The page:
ING Drops After Saying Probe May Lead to Significant Fines

  • Dutch bank suspected of facilitating international corruption
  • Prosecutors looking at VimpelCom payments to Uzbek official

ING Groep NV, the biggest Dutch bank, said it may face “significant” penalties in connection with a criminal investigation in the Netherlands related to corruption and money laundering. The shares fell the most in almost nine months.

The investigation focuses on the bank’s role in matters including unusual payments by VimpelCom Ltd. to a company owned by a Uzbek government official, Marieke van der Molen, a spokeswoman for the Dutch public prosecution office, said by email. ING has also received related requests for information from U.S. authorities, the bank said in its annual report published earlier this month.

“Given that the matter is under investigation, we cannot comment further other than that we are cooperating with the investigations,” Raymond Vermeulen, a spokesman for Amsterdam-based ING, said by email late yesterday.

ING fell as much as 6.1 percent. The shares were down 3.7 percent at 13.87 euros as of 4:30 p.m. local time, valuing the Dutch bank at 53.8 billion euros ($58 billion).

VimpelCom, which has changed its name to Veon, pleaded guilty in 2016 to violating U.S. corruption laws and agreed to a $795 million settlement with U.S. and Dutch authorities in a case related to its subsidiary in Uzbekistan. ING is suspected of failing to report unusual transactions or not reporting them in time and of failing to carry out adequate customer due diligence, Van der Molen said. By those actions, the bank may have facilitated international corruption and money laundering, she added.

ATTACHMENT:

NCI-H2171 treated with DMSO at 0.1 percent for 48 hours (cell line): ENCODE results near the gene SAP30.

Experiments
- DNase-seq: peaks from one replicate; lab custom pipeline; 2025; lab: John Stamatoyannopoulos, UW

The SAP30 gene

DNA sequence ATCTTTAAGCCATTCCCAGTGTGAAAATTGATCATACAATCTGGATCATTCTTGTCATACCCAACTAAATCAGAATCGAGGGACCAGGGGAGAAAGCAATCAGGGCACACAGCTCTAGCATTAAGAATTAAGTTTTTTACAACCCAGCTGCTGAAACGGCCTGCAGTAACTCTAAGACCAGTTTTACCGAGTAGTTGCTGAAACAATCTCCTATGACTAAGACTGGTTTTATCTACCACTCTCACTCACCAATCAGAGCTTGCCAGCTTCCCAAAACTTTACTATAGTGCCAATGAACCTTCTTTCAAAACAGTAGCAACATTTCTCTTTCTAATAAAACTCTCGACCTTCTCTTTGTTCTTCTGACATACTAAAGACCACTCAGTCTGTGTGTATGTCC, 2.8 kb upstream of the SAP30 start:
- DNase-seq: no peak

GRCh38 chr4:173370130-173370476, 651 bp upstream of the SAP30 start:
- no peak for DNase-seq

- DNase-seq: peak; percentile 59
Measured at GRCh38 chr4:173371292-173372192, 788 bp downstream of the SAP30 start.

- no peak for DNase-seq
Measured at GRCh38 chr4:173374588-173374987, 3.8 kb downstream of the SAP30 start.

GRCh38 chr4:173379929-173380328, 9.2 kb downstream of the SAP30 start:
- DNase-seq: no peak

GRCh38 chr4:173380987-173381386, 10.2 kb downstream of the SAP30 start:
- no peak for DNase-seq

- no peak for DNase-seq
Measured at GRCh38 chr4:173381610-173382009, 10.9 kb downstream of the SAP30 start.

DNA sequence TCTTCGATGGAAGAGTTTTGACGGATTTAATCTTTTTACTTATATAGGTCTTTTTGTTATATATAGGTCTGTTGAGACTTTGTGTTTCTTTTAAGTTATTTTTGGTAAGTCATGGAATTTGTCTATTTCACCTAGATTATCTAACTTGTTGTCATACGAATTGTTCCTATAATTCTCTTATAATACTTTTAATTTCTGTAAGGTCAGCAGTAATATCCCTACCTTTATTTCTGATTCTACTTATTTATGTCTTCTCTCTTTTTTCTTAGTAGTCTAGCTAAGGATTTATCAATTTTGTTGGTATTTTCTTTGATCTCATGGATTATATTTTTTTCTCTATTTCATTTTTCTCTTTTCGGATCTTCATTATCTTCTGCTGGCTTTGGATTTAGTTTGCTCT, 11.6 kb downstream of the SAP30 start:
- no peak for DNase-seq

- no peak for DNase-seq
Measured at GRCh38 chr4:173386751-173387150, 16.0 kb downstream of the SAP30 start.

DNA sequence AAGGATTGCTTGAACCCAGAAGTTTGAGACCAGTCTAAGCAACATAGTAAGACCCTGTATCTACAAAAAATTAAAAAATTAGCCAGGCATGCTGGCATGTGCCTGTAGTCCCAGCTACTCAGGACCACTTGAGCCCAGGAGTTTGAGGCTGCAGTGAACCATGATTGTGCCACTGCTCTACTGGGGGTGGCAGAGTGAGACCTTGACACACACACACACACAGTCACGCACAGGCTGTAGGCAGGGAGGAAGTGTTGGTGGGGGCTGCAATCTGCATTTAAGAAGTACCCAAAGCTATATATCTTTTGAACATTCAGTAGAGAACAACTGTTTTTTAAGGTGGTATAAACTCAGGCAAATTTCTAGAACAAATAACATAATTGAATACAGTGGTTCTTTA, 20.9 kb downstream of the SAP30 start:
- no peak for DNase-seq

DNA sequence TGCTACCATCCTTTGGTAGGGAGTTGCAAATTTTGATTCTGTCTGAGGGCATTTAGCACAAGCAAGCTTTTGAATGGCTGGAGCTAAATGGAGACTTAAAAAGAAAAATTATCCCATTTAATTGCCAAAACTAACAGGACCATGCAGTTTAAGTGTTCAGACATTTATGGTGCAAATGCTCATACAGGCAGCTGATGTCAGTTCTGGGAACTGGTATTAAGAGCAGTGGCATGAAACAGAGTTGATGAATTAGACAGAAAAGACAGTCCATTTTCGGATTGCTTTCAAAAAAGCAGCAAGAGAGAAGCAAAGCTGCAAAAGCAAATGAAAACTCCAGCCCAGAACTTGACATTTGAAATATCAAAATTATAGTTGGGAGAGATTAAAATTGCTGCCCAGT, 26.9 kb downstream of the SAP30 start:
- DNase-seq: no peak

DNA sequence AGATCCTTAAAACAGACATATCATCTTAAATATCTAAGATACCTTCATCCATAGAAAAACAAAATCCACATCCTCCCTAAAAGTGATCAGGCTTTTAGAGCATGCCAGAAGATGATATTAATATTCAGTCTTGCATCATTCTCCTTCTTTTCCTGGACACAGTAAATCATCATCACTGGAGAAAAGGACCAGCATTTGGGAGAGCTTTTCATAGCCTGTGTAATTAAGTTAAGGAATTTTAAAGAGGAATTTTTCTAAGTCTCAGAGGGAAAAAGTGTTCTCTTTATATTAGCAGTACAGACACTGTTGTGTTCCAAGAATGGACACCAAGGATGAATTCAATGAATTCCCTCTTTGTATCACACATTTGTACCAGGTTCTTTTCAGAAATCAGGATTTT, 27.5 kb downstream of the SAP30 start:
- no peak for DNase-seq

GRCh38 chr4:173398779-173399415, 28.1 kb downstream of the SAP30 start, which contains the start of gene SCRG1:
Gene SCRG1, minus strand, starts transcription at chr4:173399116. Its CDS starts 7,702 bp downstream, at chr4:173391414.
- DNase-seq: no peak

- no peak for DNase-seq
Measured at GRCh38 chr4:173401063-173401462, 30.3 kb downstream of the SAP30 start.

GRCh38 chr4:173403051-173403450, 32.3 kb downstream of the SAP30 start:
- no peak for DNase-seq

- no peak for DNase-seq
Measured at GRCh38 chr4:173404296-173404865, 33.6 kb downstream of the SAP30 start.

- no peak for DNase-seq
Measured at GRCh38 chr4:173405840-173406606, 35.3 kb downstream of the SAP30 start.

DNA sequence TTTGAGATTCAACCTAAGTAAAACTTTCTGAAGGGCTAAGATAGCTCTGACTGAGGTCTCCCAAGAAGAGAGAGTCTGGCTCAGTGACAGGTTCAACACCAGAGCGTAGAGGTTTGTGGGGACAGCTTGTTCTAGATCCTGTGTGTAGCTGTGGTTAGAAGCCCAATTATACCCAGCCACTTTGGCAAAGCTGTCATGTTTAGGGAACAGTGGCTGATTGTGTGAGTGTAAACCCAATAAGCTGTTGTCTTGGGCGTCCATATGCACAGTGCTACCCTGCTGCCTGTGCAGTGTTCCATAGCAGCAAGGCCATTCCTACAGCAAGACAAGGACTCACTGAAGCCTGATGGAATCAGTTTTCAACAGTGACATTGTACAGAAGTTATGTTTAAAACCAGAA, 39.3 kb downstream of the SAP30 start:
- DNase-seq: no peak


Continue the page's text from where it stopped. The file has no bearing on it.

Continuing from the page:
“Penalties by U.S. authorities on similar criminal proceedings have been very high in the past and we therefore expect investors to react nervously to ING’s involvement in this case,” Matthias De Wit, a Brussels-based analyst at KBC Securities, said in an investor note.

ING said in its annual report that it’s too early to predict the results or timing of the ongoing investigations “nor to estimate reliably the possible timing, scope or amounts of any resulting fines, penalties and/or other outcome, which could be significant.”

Separately, the Guardian newspaper reported earlier this week that cash flowing from Russia through a vast money-laundering network sometimes ended up passing through the world’s largest banks, including ING. All of the banks named in the story said they have strict money-laundering controls, though none challenged the data’s authenticity, according to the Guardian. Vermeulen declined to comment on that report.

Dutch paper Het Financieele Dagblad reported on the Dutch criminal probe on Tuesday.

— With assistance by Fred Pals

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